What’s at the heart of successful share plan communications? Is it eye-catching creative, engaging messages or choosing the right channel?
Paul Stoddart from Equatex, Pat Sims from AstraZeneca and Emma Dawson from Stitch Communications recently sought to answer these questions at the GEO Global Communications Forum in London. Together they discussed the history of share plan communications, what we used to do, what we’re doing today, and how new technology may change how we get our messages across in the future.
“The best discussions involve people with passionate and well-informed interests in the subject matter, but preferably all viewing the subject from slightly different angles,” says Paul. “Our panellists at the GEO Global Communications Forum were in exactly that position and so were able to give a three-dimensional view of communication challenges and opportunities through three different lenses.”
Emma adds: “You wouldn’t expect to launch and market a product without investing in marketing it – and share plans are no different. A well-crafted communication strategy will help you to meet your plan objectives and deliver a return on the overall investment you make in your share plans.”
Here, Paul, Emma and Pat share nine key insights from their panel discussion on what makes share plan communications effective and employee focused. “And remember, communication isn’t just to your participants,” adds Pat. “It’s as important to provide exciting and robust comms to all relevant teams both inside and outside your company.”
1: Communication requires investment
Historically organisations often had big budgets to spend on comms, partly because of the high costs associated with printing and postage. Now, companies don’t account for as much spend on comms, often seeing the rise of electronic channels as an opportunity to cut expenditure. Yet, when considering the cost of setting up and implementing a scheme, not to mention its objectives, it’s critical to invest in communications, especially (you could argue) when talking about Executive Plans where the per capita cost of the plan is often very high and therefore, it’s critical to ensure properly understood. Retention, motivation and performance enhancement can’t be communicated effectively without a well-considered strategy and the investment of time and money.
2: Introduce standardised metrics
Measuring return on investment is vital. Today, there is a wealth of digital comms available but we are not good at measuring the ROI our comms deliver. The more data you have, the more you can evaluate the success of your comms and what is and isn’t working. Use your year one analytics to set your benchmark and then measure metrics, such as the number of log-ins, page visits and time spent on your site, against this.
3: Avoid unnecessary jargon
Words such as ‘vesting’ and ‘grants for employees’ can be difficult to understand. If organisations can’t simplify terms like these, employees won’t understand their awards and employers won’t get value on their spend. Employees don’t need to know about the work that goes on behind the scenes – simply say, “When you can sell your shares.” This is especially so if you are translating comms, or if English isn’t the first language for the reader.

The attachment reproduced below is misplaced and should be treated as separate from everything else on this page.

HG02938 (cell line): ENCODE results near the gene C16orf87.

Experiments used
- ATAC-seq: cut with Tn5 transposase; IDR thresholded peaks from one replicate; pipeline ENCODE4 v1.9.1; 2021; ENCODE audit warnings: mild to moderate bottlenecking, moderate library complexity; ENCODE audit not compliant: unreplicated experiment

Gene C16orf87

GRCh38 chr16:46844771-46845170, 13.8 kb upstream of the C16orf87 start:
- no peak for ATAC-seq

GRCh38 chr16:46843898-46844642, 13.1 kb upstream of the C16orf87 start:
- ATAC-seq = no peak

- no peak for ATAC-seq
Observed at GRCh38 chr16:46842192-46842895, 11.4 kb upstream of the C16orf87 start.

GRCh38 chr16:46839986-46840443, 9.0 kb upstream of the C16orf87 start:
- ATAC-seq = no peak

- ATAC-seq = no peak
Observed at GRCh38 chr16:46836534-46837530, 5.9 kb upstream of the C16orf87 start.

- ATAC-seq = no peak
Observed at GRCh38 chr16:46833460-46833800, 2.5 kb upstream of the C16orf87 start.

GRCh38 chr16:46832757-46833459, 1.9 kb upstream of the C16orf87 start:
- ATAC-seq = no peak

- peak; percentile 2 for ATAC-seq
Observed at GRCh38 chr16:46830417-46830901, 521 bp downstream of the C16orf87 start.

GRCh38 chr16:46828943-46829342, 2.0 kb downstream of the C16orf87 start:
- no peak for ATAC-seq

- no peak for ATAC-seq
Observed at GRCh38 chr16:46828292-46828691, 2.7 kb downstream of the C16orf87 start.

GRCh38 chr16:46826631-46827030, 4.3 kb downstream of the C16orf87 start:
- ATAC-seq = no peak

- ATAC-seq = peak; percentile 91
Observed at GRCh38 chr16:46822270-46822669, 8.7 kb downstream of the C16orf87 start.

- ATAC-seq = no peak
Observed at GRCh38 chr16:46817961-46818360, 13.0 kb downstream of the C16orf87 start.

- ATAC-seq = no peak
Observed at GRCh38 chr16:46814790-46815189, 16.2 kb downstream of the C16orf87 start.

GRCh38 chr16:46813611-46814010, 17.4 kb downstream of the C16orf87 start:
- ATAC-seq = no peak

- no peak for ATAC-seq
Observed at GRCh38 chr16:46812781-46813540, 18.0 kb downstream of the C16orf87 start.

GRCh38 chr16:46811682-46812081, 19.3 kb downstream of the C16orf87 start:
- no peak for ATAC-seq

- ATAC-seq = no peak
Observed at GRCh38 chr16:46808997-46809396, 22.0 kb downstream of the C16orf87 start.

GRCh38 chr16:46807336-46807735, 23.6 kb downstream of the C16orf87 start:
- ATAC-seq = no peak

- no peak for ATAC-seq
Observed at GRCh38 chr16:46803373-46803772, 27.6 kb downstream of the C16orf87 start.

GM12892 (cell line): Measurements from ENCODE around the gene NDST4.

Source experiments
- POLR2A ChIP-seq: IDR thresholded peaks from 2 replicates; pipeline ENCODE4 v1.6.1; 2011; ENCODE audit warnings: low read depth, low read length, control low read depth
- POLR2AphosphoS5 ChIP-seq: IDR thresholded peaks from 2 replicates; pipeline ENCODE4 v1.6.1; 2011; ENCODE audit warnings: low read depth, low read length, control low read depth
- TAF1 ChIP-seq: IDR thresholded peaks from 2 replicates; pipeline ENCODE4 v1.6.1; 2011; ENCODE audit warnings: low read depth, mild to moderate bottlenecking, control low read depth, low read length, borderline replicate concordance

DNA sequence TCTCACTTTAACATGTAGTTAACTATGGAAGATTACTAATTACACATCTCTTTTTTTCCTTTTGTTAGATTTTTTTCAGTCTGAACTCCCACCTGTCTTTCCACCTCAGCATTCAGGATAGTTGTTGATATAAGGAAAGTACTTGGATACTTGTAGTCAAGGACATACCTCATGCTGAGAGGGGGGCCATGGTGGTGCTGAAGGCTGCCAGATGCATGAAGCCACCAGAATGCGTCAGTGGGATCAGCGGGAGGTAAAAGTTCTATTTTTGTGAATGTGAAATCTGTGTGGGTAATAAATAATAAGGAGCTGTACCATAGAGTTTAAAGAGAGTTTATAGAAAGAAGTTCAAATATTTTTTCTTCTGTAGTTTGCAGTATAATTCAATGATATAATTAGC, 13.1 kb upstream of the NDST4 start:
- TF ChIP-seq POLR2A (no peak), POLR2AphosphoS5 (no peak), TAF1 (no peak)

4: Are you making the right assumptions?
We, as an industry, often assume that executives know all about shares and understand how their plans work but this is often not the case. That is perhaps why they, more than others, need targeted and segmented comms.
5: A microsite can used as a comms hub
An Intranet is a good tool but employees don’t always know where to look for information and it often can’t be accessed outside of the office. Leavers may also still need to access information about their plans. A microsite that has all the information in one place is currently one of the best solutions and can become a hub for all share plan communications. It can be used for employees as well as for internal use with local plan administrators.
6: All internal teams should understand the benefits
Share plans can be complicated so try to ensure that other areas of the business and third parties understand the benefits so they can communicate them effectively on your behalf. The way we communicate to internal teams is as important as how we directly communicate to employees. This is particularly important if the plan comms to employees are wrapped up in information provided on other benefits, such as pensions or childcare vouchers.
7: Choice will be key in the future
Some people prefer to read on computers; others want information on the go. The key is to provide simple information in accessible chunks in different formats so the user can determine how they consume information. They should be able to customise their experience to decide which channels they receive communication in and the frequency of the communication.
8: Financial wellbeing is our responsibility too
Some companies are increasingly thinking about how to help employees take care of their finances more effectively and efficiently. As an industry, we are always cautious about giving financial advice. However, it is a fine balance, and we should be looking to provide information that helps people make informed decisions and enjoy ‘financial wellbeing’.
9: Get a real time grip on participation during the invitation period
For broad based plans with an annual invitation period, it’s a great idea to track take-up in real time, by business unit and compared to the previous year, so that appropriate tactics can be deployed.
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